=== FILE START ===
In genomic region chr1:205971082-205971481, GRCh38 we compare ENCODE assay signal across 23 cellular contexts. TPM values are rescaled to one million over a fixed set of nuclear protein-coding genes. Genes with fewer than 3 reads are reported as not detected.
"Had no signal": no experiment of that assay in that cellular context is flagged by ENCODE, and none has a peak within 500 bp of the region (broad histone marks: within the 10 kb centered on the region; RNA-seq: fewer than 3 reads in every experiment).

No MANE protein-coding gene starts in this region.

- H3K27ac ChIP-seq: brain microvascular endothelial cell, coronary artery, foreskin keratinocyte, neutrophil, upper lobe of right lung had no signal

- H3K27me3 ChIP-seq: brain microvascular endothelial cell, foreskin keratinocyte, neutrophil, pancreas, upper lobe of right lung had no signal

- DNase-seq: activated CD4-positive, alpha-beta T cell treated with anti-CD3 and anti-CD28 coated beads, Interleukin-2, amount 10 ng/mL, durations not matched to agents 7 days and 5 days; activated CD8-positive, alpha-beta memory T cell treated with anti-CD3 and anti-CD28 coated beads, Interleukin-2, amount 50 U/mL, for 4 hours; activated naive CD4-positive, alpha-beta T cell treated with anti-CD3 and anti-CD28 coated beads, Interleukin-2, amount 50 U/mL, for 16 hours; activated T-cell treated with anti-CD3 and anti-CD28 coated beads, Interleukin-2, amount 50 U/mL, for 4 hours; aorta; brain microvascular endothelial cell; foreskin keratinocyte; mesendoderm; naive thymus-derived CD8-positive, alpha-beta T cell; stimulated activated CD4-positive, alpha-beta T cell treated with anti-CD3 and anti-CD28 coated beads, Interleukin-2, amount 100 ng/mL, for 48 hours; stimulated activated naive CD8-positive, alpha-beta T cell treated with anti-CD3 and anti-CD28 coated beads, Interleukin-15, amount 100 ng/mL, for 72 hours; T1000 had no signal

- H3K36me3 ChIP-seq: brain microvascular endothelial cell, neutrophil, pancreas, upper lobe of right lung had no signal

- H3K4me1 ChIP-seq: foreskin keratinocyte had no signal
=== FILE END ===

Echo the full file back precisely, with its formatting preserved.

In genomic region chr1:205971082-205971481, GRCh38 we compare ENCODE assay signal across 23 cellular contexts. TPM values are rescaled to one million over a fixed set of nuclear protein-coding genes. Genes with fewer than 3 reads are reported as not detected.
"Had no signal": no experiment of that assay in that cellular context is flagged by ENCODE, and none has a peak within 500 bp of the region (broad histone marks: within the 10 kb centered on the region; RNA-seq: fewer than 3 reads in every experiment).

No MANE protein-coding gene starts in this region.

- H3K27ac ChIP-seq: brain microvascular endothelial cell, coronary artery, foreskin keratinocyte, neutrophil, upper lobe of right lung had no signal

- H3K27me3 ChIP-seq: brain microvascular endothelial cell, foreskin keratinocyte, neutrophil, pancreas, upper lobe of right lung had no signal

- DNase-seq: activated CD4-positive, alpha-beta T cell treated with anti-CD3 and anti-CD28 coated beads, Interleukin-2, amount 10 ng/mL, durations not matched to agents 7 days and 5 days; activated CD8-positive, alpha-beta memory T cell treated with anti-CD3 and anti-CD28 coated beads, Interleukin-2, amount 50 U/mL, for 4 hours; activated naive CD4-positive, alpha-beta T cell treated with anti-CD3 and anti-CD28 coated beads, Interleukin-2, amount 50 U/mL, for 16 hours; activated T-cell treated with anti-CD3 and anti-CD28 coated beads, Interleukin-2, amount 50 U/mL, for 4 hours; aorta; brain microvascular endothelial cell; foreskin keratinocyte; mesendoderm; naive thymus-derived CD8-positive, alpha-beta T cell; stimulated activated CD4-positive, alpha-beta T cell treated with anti-CD3 and anti-CD28 coated beads, Interleukin-2, amount 100 ng/mL, for 48 hours; stimulated activated naive CD8-positive, alpha-beta T cell treated with anti-CD3 and anti-CD28 coated beads, Interleukin-15, amount 100 ng/mL, for 72 hours; T1000 had no signal

- H3K36me3 ChIP-seq: brain microvascular endothelial cell, neutrophil, pancreas, upper lobe of right lung had no signal

- H3K4me1 ChIP-seq: foreskin keratinocyte had no signal